Implementing the Urban Bubble Model in Tenerife


The superblock model aims to give cities back to the residents. This concept, created by urban ecologist Salvador Rueda, promotes a secure and sustainable urban layout where pedestrians are prioritised over private vehicles. While the Canary Islands could serve as an ideal testing ground for this model, its adoption in island territories is still in its early stages. Superblocks essentially create a bubble spanning up to 20 hectares within cities. Within this area, space is freed up to enable the community to exercise all their rights, not just the right to move around. According to Rueda in an interview with Canarias Ahora, this space is meant for children to play, people to engage in sports, celebrate, exchange ideas, culture, art, and more.

The Special Outbreak award at the Canary Islands International Environmental Film Festival (FICMEC) was conferred upon the Environmental Engineering and Energy Management diploma in Tenerife for their efforts towards promoting sustainable mobility in Spain. They are currently advising the La Laguna City Council on sustainable development and efficient utilization of resources, aiming to transform the city into a compact and diverse space that focuses on mobility, accessibility, social cohesion, and economic and commercial activities happening on its streets.

Designing cities that revolve around residents requires reducing the number of vehicles by 15%. Salvador Rueda points out that this proportion is acceptable, as it is similar to the reduction witnessed during the 2008 economic crisis without any adverse effects. While the superblock model was first implemented in Barcelona, it is gradually spreading to cities like Berlin, Brussels, Vienna, and various locations in Latin America, totalling 144 cities. However, island territories are slower in embracing this concept due to a cultural attachment to cars, which are seen as a status symbol. Rueda highlights the need to shift this mindset and view the private vehicle as a utilitarian object rather than a symbol of freedom.

The superblock model was conceived as a solution to assess cities, which are described as the most intricate system created by humankind. In the case of Barcelona, its implementation would open up 70% of urban space, transforming over 2,500 streets from roads for vehicles to pedestrian-friendly zones.

Alleviating Traffic Congestion

By limiting private vehicles in cities, it becomes possible to combat a major threat they pose: air pollution. The model aims to overturn this issue by significantly enhancing air quality within superblocks. This leads to reduced emissions, noise levels staying within acceptable limits, and a notable decrease in accidents due to the capped speed of 10 kilometers per hour within these zones.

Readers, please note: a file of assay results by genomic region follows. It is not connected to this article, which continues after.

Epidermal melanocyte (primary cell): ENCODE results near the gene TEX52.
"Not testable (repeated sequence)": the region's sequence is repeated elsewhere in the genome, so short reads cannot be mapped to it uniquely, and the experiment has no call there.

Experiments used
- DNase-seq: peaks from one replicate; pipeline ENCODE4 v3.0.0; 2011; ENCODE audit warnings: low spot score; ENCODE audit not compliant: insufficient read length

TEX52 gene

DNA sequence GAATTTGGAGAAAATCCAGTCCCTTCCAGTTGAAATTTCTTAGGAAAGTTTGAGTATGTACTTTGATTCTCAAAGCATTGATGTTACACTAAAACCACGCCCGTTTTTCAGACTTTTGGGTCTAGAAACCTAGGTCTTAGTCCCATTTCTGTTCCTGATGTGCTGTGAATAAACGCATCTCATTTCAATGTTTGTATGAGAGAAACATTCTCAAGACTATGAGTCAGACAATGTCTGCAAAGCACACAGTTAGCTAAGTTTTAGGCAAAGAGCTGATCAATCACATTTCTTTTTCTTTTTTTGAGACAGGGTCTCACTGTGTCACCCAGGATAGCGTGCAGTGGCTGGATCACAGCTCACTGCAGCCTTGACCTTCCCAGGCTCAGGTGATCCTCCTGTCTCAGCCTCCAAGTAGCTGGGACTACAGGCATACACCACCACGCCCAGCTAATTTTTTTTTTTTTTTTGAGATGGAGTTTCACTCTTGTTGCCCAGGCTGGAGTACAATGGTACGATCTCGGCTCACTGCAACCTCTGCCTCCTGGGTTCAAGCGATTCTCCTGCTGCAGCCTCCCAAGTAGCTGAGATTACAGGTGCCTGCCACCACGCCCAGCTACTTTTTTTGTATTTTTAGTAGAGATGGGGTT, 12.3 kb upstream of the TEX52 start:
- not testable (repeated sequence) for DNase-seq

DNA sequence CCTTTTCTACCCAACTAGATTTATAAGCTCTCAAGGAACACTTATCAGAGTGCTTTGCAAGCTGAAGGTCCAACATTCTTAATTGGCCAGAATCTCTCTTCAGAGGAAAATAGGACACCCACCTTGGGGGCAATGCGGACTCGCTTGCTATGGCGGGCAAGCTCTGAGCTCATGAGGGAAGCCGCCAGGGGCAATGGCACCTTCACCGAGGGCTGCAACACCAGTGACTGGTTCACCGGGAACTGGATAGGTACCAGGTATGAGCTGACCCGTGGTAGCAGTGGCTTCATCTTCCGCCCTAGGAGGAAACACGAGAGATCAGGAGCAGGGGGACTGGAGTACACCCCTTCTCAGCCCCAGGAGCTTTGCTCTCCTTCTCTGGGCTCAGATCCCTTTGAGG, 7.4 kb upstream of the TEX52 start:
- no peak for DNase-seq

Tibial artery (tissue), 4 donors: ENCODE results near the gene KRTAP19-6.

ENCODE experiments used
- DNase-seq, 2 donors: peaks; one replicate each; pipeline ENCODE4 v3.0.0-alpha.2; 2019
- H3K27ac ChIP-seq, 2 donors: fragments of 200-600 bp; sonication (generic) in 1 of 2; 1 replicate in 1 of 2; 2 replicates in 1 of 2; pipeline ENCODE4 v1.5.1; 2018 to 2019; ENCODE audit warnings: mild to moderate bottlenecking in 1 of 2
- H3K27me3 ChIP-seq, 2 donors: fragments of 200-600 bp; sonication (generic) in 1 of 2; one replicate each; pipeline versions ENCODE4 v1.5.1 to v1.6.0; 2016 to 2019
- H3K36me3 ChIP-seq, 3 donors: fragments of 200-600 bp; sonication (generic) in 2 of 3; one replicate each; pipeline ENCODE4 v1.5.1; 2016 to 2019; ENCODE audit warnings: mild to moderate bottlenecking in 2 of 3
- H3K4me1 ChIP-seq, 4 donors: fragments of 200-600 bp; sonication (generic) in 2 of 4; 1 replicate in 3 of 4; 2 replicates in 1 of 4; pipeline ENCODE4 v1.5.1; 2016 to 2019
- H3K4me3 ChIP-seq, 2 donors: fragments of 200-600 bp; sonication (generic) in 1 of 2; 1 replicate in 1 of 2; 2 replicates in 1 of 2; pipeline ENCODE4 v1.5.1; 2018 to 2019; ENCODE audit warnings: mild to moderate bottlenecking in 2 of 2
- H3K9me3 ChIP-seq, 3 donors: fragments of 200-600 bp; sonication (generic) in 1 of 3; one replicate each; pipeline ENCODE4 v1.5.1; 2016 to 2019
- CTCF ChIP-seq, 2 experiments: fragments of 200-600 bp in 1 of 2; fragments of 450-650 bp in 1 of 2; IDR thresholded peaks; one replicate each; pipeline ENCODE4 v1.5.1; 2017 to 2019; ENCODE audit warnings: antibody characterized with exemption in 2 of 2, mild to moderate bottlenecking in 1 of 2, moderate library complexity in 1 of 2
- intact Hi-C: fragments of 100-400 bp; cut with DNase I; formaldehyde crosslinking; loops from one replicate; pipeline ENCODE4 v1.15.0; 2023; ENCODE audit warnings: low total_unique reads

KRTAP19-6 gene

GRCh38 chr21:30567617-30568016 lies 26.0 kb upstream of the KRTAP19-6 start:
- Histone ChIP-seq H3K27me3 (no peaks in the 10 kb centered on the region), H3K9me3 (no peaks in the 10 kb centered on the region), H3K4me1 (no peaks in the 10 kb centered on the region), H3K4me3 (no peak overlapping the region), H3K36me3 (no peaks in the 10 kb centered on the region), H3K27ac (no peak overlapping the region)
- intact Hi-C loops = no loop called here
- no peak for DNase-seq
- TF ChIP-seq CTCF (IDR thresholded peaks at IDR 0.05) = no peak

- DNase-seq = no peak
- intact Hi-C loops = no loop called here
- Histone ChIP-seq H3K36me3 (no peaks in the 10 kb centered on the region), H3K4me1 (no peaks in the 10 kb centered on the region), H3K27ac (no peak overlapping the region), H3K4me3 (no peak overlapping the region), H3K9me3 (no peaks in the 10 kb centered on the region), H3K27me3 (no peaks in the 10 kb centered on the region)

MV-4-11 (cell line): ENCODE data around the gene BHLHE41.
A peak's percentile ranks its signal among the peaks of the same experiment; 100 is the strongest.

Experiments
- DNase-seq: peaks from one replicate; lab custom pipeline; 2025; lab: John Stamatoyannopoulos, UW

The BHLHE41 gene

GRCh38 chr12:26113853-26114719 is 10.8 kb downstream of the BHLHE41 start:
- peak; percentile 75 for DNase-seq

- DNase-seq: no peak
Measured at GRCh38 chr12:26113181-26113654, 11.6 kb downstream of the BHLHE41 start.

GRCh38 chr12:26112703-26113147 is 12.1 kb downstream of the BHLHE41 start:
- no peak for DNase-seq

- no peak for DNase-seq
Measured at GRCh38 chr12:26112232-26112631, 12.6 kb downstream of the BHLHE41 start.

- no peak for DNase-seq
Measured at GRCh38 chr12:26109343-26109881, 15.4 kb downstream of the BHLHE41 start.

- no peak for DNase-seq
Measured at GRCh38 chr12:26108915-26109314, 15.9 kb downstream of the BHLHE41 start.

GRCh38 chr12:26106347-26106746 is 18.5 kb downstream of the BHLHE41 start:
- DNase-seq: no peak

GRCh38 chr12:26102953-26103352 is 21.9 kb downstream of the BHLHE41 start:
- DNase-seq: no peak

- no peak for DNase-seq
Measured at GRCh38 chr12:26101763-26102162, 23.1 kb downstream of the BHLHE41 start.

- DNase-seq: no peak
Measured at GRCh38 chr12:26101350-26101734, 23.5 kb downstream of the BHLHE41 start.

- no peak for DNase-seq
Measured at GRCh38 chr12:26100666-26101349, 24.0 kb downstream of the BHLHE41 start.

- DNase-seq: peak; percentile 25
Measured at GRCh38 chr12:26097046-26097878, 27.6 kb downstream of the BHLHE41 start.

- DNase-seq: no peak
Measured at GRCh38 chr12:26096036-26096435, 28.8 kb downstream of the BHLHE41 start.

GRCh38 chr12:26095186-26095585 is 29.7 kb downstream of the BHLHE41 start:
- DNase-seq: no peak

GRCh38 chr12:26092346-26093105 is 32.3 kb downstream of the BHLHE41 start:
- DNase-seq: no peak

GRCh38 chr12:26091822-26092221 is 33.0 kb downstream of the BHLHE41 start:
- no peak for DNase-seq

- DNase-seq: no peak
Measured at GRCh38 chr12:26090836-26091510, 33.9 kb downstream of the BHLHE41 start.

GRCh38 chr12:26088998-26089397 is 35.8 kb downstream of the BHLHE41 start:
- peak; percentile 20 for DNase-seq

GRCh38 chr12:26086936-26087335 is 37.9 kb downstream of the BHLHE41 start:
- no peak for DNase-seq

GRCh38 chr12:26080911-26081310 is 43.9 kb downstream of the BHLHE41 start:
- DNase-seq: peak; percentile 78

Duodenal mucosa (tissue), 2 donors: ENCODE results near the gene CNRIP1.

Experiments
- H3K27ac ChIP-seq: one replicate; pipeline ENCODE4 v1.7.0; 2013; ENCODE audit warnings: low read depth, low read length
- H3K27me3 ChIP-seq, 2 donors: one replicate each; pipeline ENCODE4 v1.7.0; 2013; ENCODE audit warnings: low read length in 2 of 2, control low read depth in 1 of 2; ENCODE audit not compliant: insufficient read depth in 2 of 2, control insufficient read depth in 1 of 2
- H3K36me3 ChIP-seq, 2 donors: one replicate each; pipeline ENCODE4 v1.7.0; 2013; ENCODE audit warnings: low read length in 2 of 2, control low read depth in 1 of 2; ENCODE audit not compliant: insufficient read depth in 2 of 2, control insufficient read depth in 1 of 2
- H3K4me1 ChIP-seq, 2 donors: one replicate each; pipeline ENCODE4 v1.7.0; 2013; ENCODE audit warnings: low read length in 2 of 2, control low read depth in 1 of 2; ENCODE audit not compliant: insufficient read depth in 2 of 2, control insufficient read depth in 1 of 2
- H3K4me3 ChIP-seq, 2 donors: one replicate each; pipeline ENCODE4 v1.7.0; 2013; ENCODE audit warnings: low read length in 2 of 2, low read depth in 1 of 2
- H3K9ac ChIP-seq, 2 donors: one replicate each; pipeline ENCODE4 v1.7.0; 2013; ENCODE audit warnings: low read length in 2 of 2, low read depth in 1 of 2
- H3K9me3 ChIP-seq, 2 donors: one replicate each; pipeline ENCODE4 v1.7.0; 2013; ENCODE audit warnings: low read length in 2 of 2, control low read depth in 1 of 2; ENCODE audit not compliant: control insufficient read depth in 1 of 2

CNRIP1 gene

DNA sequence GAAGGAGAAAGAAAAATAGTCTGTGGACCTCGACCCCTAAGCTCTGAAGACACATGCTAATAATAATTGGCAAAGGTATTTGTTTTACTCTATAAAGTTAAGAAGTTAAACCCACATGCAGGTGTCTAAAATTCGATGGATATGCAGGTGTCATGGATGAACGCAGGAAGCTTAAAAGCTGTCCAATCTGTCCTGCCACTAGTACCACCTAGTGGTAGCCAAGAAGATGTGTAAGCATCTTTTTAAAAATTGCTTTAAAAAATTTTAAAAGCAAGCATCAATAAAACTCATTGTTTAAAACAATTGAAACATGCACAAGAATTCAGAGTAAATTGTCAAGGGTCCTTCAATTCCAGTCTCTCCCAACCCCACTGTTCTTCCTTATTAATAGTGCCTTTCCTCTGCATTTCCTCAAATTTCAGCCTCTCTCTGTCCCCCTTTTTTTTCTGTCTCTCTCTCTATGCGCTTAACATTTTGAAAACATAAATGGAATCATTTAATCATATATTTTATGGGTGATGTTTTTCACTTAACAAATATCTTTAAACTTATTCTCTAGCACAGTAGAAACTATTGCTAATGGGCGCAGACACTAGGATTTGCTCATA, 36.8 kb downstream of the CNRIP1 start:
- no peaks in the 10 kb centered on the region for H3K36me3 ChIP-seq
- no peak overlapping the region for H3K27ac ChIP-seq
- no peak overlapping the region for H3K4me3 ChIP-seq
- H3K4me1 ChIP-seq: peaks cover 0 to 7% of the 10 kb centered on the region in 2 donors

Tenerife is already grappling with chronic traffic congestion, resulting in significant time wastage for its residents. This congestion is a major economic issue, as highlighted by Rueda. The only viable solution is to enhance public transportation for mass transit and decrease vehicle numbers on the main roads by at least 25%. Rueda emphasises the need to explore alternative solutions as continuing with the current approach of land consumption is outdated.


To address road congestion, experts propose creating a BUS-HOV lane linking northern towns of the island with La Laguna and Santa Cruz de Tenerife using appropriately-sized express buses. These rapid routes must complement other existing transit options.

Enhancing Public Transport Networks in Tenerife to Improve Mobility

Revamping Bus Services

A proposal to enhance public transport networks in Tenerife suggests the creation of three distinct bus networks. These networks aim to facilitate quicker travel for passengers, making buses a more competitive transportation option. The need for such improvements is evident due to the current overcapacity and demographic challenges on the island. By restructuring the bus services, Tenerife aims to push the boundaries of efficient mobility.

Climate Shelters to Combat Rising Temperatures

The increasing frequency and intensity of heatwaves in the Canary Islands, attributed to global warming, have necessitated the establishment of climate shelters in urban areas. While shopping centres and bars have traditionally served as refuges during extreme temperatures, urban planner Salvador Rueda advocates for a natural approach. Rueda emphasises the importance of harnessing nature’s cooling abilities, with trees being identified as crucial in reducing urban temperatures by 2 to 3 degrees. Trees not only provide shade but also cool the environment through the process of evapotranspiration.


Rueda’s proposal for La Laguna encompasses comprehensive measures to combat urban heat, with a strong focus on tree planting and creating shaded areas. He highlights the cooling effects of permeable pavements, which aid in evaporation and contribute to transforming urban spaces into climate-friendly refuges. By leveraging nature’s mechanisms intelligently, cities can mitigate the impacts of rising temperatures and create more liveable environments.

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